Moreover, fashion firms compete for the floor space in the department stores, and the company stated in its Annual Report of 2009 that there may be competitors with greater resources which could therefore represent a threat to them under this point of view.Other weaknesses are that PRL depends on manufacturers for what concerns the quality of its products (they have to implement strict quality checks) and they have no direct control over the licensing partners: they don’t get the full revenues from sales, they can’t manage the retail stores directly and a consequence of this is that they cannot get direct feedback from customers and cannot respond to market trends since they’re not the ones who actually sell the finished goods.They face many opportunities: the Asian market is growing, especially China’s; they may expand their presence in prestigious sport tournaments in order to further promote their brand; moreover, we think it’s of fundamental importance that they expand their e-commerce by selling online also in Europe and Asia, and not only in the United States as it is now: their web-site has the great potential to increase their sales. They could also expand their range of product offerings and develop private labels in collaboration with department stores, as the latter are creating private labels themselves and this threatens PRL’s shelf space.Thus this could be a good solution in order to decrease the likelihood of seeing their space reduced. As this document is supposed to be just an explanation of some points that might not be clearly explained in the slides, we won’t go through all of the weaknesses, but we cite the worrying fact that the major department stores in US are undergoing a wave of M&A, and the consequence of this will be a higher “customer” power (because the number of customers will be lower). We will add more to this subject when we will talk about one of the main organizational tensions: Reliance on department stores.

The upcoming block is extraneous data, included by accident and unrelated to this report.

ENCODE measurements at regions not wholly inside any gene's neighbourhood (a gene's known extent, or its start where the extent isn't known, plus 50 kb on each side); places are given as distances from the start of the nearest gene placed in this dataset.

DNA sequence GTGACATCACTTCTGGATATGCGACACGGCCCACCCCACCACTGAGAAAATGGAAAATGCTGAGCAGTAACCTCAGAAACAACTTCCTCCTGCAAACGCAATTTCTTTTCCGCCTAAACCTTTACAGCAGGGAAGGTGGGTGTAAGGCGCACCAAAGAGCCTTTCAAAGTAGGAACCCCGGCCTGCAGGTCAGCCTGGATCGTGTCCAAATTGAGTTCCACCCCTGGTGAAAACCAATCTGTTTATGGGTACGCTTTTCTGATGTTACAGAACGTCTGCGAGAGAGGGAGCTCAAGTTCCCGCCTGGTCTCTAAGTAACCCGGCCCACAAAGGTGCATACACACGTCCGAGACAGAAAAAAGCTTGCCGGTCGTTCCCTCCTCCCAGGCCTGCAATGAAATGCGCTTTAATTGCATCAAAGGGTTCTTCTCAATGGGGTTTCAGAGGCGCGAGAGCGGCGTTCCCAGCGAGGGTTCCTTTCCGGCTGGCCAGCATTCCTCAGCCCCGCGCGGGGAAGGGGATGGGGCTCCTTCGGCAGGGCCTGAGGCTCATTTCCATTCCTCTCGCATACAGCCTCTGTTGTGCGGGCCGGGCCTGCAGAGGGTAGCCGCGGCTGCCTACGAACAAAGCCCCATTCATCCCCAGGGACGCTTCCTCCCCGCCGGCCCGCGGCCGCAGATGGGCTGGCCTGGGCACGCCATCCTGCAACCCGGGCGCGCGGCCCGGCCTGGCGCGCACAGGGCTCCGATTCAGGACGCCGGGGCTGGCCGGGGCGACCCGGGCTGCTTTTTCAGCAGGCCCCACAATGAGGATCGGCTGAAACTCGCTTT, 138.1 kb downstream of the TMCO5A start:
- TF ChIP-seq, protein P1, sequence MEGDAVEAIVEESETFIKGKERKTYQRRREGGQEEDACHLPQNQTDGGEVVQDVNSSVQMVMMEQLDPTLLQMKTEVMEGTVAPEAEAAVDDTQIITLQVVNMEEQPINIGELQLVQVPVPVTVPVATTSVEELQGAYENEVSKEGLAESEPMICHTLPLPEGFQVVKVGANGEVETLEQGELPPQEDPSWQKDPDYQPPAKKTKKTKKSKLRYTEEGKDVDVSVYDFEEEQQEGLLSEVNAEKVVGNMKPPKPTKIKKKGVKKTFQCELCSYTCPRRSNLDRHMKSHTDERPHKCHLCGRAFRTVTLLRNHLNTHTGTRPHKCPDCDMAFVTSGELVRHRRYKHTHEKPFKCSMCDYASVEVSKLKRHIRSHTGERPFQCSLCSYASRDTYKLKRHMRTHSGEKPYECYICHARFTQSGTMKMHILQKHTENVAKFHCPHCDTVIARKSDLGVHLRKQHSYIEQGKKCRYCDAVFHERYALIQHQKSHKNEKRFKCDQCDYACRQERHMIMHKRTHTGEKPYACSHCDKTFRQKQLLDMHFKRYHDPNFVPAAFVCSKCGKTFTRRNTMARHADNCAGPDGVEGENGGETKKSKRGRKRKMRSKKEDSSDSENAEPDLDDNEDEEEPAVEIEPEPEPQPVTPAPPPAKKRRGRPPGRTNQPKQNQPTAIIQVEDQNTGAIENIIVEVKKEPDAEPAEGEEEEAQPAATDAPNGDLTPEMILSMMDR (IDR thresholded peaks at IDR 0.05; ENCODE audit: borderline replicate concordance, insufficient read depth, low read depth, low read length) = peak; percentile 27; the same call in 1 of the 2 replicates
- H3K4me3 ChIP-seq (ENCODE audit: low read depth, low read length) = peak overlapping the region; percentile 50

The 4 Ps of Strategy – Strategy as a Plan: unfortunately the company doesn’t provide any quantitative indicator of success or specific time frames for their main objectives. They only talk more specifically about their plan to transform their wholesale and retail businesses in Southeast Asia from a licensed to a wholly owned operation in January 1, 2010. Balancing Tensions – This slide describes the five major tensions every company needs to balance in order to implement a performance measurement and control system effectively.Revenue Sources – Assessing their revenue distribution among segments and geographical regions, we see that two tensions already emerge: their dependence on the wholesale segment (as mentioned before) and the fact that revenues are not evenly distributed among countries. Specifically, we see that Japan only makes up 8% of total revenues. Financial Data – This slide shows a comparison between PRL’s and PVH’s most important financial indicators of performance.We chose PVH because some of PVH’s fashion companies compete directly with PRL (like Calvin Klein) and also because it’s one of the few peers of PRL that has public financial statements.